Evaporative cooling capacity and heat tolerance on Kalahari Desert birds : effects of body mass and phylogeny

Abstract:

The roles of phylogeny and body size in avian heat stress physiology, and how they interact to set the upper limits to heat dissipation capacity, are largely unexplored. Determining thermal end points and maximum capacity for evaporative heat dissipation in species from diverse ecological guilds and evolutionary clades is vital for understanding species-specific vulnerability to future climatic scenarios. I measured evaporative water loss (EWL), resting metabolic rate (RMR) and body temperature (Tb) in three arid-zone passerines and three columbids of varying mass, namely the scaly-feathered weaver (Sporopipes squamifrons, ~11 g, SFW), sociable weaver (Philetairus socius, ~26 g, SW), white-browed sparrow weaver (Plocepasser mahali, ~40 g, WBW), Namaqua dove (Oena capensis, ~37 g, ND), laughing dove (Spilopelia senegalensis, ~89 g, LD) and Cape turtle dove (Streptopelia capicola, ~148 g, CTD) at maximum air temperatures (Ta) of 48–60°C. I found that evaporative water loss increased approximately linearly in all six species above a Ta of ~ 40 °C, which resulted in SFW, SW, WBW, ND, LD and CTD dissipating a maximum of 140, 220, 190, 498, 218 and 231 % of metabolic heat loads at the highest Tas respectively. All six species used facultative hyperthermia at high Tas and were able to regulate Tb up to and just beyond Tb = 45 °C. At the highest Tas experienced, passerines exhibited uncontrolled increases in Tb above 45 °C, resulting in 57, 100 and 100 % of SFW, SW and WBW respectively, reaching thermal limits at Ta = 48, 52 and 54 °C. Very few doves exhibited uncontrolled hyperthermia or reached thermal limits at their highest respective test Tas (Ta = 56, 68 and 60 °C in CTD, LD and ND respectively), suggesting that these birds could potentially survive higher Tas, and that lethal Tb was marginally higher than my conservative estimations. A conventional analysis found significant differences between doves and passerines in the slopes of EWL as well as the magnitude of the change in RMR, EWL and Tb between Ta = 35 and 48 °C. However, once phylogeny was controlled for, these differences were shown to be a result of phylogenetic inertia. Both a conventional analysis and a phylogenetic independent contrast (PIC) found a significant effect of body mass on slope of EWL, change in EWL (PIC only) and change in Tb between Ta = 35 and 48 °C. From the results of this study, I argue that by utilizing high ratios of cutaneous EWL to respiratory EWL, doves generate much less metabolic heat at high Tas than passerines. I suggest that larger passerines are better able to tolerate heat than smaller passerines, whereas the opposite is the case in doves. The lack of data from small doves obscured this finding in the conventional and PIC analyses. Further studies on the upper limits to the avian capacity for evaporative cooling and heat tolerance are critical for larger-scale mechanistic modeling of vulnerability to extreme heat events under current and future climate scenarios.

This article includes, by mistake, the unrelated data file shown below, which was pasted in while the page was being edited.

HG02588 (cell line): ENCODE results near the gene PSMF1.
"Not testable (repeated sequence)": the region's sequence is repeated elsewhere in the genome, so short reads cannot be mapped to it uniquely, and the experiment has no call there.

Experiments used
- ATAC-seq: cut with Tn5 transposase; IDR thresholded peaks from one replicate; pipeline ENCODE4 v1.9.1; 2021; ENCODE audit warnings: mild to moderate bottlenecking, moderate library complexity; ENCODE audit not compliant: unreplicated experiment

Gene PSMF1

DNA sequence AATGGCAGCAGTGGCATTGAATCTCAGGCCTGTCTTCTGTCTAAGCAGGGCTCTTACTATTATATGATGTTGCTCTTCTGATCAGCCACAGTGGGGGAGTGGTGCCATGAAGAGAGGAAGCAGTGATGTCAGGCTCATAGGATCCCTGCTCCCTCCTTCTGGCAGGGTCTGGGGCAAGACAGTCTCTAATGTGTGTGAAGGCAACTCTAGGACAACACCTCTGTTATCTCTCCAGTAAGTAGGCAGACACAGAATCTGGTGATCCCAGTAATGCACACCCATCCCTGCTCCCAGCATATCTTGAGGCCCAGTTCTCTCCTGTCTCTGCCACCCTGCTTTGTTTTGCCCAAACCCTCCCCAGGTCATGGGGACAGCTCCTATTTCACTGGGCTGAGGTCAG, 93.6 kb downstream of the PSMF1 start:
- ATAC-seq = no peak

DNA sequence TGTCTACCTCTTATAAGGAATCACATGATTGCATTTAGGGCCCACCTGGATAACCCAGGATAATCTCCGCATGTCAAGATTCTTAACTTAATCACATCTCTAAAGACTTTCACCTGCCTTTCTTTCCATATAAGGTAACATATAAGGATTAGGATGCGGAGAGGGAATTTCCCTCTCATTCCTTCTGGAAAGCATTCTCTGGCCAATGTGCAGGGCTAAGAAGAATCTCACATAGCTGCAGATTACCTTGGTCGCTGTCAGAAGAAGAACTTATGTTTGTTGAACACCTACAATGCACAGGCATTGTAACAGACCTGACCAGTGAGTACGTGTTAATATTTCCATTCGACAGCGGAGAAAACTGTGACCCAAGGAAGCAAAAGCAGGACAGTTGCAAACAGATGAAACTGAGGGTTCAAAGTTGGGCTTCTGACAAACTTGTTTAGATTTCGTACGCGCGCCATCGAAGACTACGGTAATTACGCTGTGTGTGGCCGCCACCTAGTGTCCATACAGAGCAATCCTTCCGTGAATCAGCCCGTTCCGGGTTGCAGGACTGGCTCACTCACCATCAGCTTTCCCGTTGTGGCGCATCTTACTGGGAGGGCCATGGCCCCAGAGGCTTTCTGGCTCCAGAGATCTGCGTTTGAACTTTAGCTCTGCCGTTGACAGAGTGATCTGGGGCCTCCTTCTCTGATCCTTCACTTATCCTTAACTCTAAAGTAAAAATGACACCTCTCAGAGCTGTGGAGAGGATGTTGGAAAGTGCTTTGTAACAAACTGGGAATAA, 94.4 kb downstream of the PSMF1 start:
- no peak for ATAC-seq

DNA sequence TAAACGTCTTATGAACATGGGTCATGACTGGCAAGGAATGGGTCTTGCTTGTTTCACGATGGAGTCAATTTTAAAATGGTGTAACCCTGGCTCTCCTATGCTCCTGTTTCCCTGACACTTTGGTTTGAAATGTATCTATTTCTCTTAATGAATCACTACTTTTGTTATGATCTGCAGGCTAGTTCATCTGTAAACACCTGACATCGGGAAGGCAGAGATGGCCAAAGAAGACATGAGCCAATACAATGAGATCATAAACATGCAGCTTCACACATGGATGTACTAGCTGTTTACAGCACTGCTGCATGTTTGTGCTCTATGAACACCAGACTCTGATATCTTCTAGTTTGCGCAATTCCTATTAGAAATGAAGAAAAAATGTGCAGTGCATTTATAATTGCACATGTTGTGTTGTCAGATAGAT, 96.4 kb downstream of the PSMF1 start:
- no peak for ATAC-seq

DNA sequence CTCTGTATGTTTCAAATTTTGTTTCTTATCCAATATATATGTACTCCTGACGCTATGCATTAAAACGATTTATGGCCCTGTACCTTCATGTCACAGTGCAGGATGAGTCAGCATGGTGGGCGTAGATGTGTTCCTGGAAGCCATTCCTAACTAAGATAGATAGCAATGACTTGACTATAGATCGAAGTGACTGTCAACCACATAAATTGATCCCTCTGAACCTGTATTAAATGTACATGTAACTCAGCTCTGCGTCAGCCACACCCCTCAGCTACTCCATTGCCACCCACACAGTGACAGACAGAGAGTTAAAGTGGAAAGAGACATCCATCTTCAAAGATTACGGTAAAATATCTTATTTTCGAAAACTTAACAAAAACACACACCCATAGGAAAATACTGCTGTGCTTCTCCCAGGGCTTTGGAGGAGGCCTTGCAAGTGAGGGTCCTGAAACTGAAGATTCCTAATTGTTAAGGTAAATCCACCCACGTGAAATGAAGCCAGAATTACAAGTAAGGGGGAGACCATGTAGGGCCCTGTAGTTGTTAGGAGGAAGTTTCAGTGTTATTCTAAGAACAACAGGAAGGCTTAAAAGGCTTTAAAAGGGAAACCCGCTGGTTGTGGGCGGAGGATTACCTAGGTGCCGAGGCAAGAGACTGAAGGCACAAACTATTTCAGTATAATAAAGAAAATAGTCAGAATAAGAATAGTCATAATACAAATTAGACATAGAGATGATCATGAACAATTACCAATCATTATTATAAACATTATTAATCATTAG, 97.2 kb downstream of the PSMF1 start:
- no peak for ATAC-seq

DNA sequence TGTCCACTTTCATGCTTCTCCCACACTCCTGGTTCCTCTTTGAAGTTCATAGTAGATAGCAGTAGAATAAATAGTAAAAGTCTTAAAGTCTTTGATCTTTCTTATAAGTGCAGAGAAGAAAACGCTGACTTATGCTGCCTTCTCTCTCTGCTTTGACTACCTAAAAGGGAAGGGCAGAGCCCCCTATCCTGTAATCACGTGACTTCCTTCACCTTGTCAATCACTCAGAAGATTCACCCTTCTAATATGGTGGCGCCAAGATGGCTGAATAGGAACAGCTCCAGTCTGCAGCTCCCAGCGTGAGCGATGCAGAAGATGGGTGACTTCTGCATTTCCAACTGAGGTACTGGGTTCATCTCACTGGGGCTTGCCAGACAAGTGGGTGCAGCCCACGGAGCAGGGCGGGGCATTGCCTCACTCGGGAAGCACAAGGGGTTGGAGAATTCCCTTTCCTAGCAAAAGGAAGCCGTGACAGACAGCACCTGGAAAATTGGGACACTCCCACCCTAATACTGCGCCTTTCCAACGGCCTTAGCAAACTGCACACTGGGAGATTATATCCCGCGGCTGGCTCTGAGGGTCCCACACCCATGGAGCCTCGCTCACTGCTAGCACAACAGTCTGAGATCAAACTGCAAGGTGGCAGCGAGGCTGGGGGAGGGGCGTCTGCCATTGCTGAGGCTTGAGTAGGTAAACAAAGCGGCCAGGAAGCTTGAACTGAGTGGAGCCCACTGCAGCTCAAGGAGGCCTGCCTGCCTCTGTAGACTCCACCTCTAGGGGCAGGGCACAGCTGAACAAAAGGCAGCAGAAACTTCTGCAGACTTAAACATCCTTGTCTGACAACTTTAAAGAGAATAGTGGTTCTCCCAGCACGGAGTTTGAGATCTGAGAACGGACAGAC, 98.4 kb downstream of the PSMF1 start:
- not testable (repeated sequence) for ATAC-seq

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APA

Maxine, W (2024). Evaporative cooling capacity and heat tolerance on Kalahari Desert birds : effects of body mass and phylogeny. Afribary. Retrieved from https://afribary.com/works/evaporative-cooling-capacity-and-heat-tolerance-on-kalahari-desert-birds-effects-of-body-mass-and-phylogeny

MLA 8th

Maxine, Whitfield "Evaporative cooling capacity and heat tolerance on Kalahari Desert birds : effects of body mass and phylogeny" Afribary. Afribary, 03 May. 2024, https://afribary.com/works/evaporative-cooling-capacity-and-heat-tolerance-on-kalahari-desert-birds-effects-of-body-mass-and-phylogeny. Accessed 24 Jun. 2024.

MLA7

Maxine, Whitfield . "Evaporative cooling capacity and heat tolerance on Kalahari Desert birds : effects of body mass and phylogeny". Afribary, Afribary, 03 May. 2024. Web. 24 Jun. 2024. < https://afribary.com/works/evaporative-cooling-capacity-and-heat-tolerance-on-kalahari-desert-birds-effects-of-body-mass-and-phylogeny >.

Chicago

Maxine, Whitfield . "Evaporative cooling capacity and heat tolerance on Kalahari Desert birds : effects of body mass and phylogeny" Afribary (2024). Accessed June 24, 2024. https://afribary.com/works/evaporative-cooling-capacity-and-heat-tolerance-on-kalahari-desert-birds-effects-of-body-mass-and-phylogeny